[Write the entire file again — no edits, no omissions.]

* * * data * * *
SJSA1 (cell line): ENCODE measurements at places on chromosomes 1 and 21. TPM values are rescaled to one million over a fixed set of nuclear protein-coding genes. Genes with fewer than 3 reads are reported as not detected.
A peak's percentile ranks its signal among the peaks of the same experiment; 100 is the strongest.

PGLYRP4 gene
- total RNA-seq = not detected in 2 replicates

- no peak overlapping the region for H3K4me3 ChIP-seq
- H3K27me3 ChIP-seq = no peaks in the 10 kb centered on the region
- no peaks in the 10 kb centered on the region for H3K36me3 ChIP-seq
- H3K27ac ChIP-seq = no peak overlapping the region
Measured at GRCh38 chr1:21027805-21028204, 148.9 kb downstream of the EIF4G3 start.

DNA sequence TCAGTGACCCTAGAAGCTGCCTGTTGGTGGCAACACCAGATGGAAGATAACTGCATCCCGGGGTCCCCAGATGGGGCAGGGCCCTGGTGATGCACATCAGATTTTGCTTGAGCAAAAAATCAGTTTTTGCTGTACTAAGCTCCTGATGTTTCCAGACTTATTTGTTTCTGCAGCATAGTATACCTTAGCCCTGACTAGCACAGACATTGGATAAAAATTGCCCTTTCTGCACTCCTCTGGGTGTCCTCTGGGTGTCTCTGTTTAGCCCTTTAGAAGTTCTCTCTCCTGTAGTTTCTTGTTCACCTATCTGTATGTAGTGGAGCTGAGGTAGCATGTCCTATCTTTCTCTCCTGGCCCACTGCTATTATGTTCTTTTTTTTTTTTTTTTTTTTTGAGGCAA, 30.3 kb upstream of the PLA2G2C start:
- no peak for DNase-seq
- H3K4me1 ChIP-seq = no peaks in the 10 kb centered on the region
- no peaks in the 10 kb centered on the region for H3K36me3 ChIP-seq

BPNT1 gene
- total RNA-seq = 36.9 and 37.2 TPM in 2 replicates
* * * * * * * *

SJSA1 (cell line): ENCODE measurements at places on chromosomes 1 and 21. TPM values are rescaled to one million over a fixed set of nuclear protein-coding genes. Genes with fewer than 3 reads are reported as not detected.
A peak's percentile ranks its signal among the peaks of the same experiment; 100 is the strongest.

PGLYRP4 gene
- total RNA-seq = not detected in 2 replicates

- no peak overlapping the region for H3K4me3 ChIP-seq
- H3K27me3 ChIP-seq = no peaks in the 10 kb centered on the region
- no peaks in the 10 kb centered on the region for H3K36me3 ChIP-seq
- H3K27ac ChIP-seq = no peak overlapping the region
Measured at GRCh38 chr1:21027805-21028204, 148.9 kb downstream of the EIF4G3 start.

DNA sequence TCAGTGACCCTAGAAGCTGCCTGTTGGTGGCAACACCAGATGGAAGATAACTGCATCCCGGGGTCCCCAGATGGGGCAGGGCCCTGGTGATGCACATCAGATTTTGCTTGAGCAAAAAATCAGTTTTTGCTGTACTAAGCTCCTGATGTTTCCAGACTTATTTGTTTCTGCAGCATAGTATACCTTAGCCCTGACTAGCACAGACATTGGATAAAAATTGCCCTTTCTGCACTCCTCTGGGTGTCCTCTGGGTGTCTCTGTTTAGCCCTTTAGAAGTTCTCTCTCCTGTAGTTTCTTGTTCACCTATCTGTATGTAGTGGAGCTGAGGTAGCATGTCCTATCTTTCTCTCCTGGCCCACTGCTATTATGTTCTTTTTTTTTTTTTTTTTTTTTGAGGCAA, 30.3 kb upstream of the PLA2G2C start:
- no peak for DNase-seq
- H3K4me1 ChIP-seq = no peaks in the 10 kb centered on the region
- no peaks in the 10 kb centered on the region for H3K36me3 ChIP-seq

BPNT1 gene
- total RNA-seq = 36.9 and 37.2 TPM in 2 replicates